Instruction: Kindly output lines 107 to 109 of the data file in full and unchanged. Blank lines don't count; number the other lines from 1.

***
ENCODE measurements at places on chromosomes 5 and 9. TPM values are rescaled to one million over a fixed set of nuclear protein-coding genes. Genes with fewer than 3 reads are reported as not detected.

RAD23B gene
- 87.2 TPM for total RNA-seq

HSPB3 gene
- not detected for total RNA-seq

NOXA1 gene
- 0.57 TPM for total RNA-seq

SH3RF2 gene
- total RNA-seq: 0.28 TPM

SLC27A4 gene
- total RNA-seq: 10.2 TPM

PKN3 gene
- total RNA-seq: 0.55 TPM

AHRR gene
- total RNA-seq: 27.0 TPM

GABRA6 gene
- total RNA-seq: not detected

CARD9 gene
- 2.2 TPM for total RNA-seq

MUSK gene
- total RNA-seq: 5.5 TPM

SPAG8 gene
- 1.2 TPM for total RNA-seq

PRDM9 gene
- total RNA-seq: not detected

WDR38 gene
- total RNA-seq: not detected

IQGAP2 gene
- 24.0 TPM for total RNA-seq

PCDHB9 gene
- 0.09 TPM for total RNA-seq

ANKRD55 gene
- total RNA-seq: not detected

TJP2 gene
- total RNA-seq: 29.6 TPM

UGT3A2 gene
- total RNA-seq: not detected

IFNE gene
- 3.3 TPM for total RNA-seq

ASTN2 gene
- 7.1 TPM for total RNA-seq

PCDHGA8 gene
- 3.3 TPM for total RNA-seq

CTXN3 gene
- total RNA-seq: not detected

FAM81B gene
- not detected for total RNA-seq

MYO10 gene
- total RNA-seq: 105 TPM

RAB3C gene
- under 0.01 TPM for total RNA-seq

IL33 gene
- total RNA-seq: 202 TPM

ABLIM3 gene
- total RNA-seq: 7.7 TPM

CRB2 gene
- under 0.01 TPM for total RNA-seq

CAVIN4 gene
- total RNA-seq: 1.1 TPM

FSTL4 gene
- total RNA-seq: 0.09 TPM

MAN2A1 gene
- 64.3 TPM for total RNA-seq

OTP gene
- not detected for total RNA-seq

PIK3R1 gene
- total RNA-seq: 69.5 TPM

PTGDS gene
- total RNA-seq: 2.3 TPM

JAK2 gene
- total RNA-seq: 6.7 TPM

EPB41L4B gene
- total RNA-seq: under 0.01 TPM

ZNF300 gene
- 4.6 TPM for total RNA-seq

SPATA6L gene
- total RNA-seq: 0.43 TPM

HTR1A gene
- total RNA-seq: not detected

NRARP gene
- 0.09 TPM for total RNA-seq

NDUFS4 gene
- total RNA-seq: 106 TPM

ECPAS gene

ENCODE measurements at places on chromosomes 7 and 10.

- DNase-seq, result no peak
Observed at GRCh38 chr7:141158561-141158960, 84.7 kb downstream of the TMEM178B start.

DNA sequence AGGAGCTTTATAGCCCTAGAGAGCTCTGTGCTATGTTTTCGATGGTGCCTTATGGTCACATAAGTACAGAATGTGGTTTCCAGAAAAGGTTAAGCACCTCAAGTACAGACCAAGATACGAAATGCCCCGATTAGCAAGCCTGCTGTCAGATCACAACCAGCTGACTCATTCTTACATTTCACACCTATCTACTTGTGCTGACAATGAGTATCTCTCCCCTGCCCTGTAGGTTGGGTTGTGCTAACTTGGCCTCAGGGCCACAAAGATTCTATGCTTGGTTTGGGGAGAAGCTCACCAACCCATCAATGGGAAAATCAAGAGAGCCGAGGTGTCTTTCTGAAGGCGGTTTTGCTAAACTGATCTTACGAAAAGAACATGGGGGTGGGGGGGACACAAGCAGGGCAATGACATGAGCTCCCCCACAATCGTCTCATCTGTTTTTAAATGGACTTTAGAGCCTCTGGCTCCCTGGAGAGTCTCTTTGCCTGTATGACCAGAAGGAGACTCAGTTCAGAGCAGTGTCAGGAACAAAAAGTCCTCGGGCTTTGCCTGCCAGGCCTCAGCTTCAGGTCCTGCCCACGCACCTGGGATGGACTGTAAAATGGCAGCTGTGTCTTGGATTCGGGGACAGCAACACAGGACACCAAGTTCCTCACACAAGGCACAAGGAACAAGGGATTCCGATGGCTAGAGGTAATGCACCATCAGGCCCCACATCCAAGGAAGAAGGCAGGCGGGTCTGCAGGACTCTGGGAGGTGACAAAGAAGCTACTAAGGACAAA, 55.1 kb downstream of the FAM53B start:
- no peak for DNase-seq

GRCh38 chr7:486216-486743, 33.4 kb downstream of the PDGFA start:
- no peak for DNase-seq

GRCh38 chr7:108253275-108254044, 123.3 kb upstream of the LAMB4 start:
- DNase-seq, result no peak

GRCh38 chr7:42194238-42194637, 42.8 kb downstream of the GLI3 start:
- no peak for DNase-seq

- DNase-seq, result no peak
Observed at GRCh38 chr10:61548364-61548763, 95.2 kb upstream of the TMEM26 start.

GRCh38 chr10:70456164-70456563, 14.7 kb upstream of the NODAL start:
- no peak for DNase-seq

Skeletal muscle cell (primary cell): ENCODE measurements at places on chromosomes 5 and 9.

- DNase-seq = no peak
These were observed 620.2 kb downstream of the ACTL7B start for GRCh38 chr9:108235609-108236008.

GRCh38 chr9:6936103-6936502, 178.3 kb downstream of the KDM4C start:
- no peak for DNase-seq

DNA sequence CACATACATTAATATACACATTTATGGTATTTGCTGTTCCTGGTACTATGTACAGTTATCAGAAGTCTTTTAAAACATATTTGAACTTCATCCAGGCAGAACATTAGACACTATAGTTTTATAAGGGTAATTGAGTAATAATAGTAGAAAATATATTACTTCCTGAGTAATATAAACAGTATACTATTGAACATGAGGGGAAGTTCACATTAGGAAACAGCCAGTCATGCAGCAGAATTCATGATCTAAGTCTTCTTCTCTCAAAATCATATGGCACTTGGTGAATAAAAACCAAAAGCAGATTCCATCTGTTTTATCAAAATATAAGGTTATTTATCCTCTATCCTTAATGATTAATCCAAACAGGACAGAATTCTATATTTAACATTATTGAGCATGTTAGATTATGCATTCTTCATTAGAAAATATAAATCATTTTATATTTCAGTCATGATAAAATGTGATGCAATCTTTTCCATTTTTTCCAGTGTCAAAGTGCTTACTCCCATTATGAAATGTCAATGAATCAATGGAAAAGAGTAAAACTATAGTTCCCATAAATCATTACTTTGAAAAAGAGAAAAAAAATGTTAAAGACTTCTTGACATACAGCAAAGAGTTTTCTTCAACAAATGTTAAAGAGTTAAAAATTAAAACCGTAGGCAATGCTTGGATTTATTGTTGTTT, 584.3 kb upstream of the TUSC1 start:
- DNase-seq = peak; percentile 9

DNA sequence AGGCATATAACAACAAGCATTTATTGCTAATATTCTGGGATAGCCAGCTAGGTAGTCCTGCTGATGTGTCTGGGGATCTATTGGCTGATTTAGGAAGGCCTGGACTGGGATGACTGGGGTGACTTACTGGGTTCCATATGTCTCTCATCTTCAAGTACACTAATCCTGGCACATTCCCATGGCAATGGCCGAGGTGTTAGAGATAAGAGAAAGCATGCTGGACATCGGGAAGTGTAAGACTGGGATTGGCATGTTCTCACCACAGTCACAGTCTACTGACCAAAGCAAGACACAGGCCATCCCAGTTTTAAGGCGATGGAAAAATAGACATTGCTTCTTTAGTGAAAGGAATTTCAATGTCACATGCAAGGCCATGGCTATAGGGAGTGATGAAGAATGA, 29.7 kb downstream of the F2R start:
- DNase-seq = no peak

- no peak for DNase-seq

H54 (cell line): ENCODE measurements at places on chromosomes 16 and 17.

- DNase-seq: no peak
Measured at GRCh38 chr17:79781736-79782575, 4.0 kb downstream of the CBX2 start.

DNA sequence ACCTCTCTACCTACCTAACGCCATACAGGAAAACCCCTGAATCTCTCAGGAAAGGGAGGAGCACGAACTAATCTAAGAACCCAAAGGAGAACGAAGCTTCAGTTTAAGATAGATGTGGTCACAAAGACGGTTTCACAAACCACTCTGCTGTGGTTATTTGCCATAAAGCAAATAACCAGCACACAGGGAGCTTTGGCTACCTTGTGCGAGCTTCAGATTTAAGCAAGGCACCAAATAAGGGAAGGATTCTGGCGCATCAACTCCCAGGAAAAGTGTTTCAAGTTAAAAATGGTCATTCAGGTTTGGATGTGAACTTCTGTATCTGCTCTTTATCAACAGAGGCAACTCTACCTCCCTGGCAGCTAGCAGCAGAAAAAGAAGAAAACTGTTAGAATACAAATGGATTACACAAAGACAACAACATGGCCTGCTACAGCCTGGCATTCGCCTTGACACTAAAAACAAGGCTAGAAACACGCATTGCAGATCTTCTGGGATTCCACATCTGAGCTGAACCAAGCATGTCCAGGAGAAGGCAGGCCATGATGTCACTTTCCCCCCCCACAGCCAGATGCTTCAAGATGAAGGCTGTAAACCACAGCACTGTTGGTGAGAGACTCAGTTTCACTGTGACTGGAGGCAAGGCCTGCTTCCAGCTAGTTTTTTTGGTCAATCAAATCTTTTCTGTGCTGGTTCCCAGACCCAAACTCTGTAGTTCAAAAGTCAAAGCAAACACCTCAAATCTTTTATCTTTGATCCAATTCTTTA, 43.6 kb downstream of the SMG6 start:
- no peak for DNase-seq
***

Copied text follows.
DNA sequence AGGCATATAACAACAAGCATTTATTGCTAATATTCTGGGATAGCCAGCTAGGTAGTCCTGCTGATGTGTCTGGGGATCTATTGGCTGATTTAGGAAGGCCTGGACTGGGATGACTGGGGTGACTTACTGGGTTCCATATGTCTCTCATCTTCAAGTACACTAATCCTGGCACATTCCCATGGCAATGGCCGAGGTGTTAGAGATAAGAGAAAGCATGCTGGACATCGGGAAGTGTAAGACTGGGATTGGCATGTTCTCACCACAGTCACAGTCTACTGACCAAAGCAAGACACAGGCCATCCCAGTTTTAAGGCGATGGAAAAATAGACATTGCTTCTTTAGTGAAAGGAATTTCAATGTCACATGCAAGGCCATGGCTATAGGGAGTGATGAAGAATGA, 29.7 kb downstream of the F2R start:
- DNase-seq = no peak

- no peak for DNase-seq